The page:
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To Thomas Jefferson from William Adamson, 28 December 1801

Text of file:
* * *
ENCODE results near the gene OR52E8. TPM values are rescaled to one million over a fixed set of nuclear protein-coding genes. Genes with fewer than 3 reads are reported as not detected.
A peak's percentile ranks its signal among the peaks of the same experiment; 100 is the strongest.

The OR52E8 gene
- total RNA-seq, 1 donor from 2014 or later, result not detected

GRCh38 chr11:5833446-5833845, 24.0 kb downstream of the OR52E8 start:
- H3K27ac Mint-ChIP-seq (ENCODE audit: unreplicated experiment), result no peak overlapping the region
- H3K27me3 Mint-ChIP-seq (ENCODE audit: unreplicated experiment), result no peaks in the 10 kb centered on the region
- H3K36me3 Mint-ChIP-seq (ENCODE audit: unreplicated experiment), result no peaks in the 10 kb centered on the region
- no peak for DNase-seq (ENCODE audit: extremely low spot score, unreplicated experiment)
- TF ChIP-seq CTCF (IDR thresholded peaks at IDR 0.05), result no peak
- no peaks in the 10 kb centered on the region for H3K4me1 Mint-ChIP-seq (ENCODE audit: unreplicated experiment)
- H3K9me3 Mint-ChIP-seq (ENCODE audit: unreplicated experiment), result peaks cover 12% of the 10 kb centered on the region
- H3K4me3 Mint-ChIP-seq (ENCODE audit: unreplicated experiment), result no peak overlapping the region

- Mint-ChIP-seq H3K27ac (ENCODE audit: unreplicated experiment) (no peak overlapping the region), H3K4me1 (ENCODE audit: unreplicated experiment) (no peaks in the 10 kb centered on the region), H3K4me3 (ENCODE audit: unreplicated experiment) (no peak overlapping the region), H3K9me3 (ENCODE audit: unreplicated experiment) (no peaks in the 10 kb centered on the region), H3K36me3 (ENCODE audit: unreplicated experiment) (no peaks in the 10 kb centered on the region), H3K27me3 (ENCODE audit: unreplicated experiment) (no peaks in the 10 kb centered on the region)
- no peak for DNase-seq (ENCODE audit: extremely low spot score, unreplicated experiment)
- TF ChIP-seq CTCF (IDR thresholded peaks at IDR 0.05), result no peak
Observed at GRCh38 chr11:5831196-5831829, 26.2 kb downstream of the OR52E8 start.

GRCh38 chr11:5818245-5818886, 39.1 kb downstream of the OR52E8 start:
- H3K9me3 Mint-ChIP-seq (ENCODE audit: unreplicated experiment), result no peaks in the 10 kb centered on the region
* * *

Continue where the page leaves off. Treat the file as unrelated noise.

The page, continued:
From William Adamson

Philadelphia the 28th. of Decem: 1801.

Esteemed friend